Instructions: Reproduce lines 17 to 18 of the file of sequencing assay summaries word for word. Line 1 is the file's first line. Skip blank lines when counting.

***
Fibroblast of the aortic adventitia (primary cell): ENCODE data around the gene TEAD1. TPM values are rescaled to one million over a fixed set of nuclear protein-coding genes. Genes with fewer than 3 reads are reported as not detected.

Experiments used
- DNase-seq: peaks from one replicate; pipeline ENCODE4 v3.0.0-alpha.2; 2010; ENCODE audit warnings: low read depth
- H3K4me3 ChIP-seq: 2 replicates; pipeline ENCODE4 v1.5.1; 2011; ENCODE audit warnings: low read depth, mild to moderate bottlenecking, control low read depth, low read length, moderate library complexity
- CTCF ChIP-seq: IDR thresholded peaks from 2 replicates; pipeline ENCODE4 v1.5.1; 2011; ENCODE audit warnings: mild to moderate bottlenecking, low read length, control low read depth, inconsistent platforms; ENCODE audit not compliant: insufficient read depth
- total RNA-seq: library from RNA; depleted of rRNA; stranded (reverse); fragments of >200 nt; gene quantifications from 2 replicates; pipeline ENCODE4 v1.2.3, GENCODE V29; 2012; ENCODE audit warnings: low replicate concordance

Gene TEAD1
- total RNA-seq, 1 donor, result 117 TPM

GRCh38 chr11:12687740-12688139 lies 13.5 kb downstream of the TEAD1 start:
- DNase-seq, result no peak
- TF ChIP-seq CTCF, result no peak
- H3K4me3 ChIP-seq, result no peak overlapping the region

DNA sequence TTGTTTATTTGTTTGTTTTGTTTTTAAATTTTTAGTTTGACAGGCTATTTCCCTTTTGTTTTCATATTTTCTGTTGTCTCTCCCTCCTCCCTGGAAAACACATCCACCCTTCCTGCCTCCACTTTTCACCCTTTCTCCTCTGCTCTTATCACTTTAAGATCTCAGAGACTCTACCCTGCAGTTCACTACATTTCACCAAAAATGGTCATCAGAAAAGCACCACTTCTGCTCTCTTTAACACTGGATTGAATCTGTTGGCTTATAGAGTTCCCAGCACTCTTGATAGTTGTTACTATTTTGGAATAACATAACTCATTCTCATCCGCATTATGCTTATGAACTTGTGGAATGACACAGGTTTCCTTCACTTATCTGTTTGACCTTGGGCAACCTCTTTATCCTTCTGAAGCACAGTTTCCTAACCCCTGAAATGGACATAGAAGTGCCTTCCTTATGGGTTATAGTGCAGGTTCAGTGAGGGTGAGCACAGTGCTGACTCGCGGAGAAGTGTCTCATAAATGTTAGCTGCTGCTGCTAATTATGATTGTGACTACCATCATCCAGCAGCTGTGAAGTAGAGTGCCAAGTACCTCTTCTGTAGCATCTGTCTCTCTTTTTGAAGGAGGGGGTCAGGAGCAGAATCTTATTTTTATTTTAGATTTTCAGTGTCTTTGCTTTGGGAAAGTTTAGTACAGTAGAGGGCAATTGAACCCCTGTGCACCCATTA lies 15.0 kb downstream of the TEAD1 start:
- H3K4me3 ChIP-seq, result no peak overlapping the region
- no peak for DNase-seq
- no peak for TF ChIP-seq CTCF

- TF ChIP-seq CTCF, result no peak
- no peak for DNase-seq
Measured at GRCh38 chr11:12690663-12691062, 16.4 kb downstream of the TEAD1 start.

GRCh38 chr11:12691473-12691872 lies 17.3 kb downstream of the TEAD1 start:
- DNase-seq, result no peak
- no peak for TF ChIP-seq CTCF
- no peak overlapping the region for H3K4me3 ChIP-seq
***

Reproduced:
- TF ChIP-seq CTCF, result no peak
- no peak for DNase-seq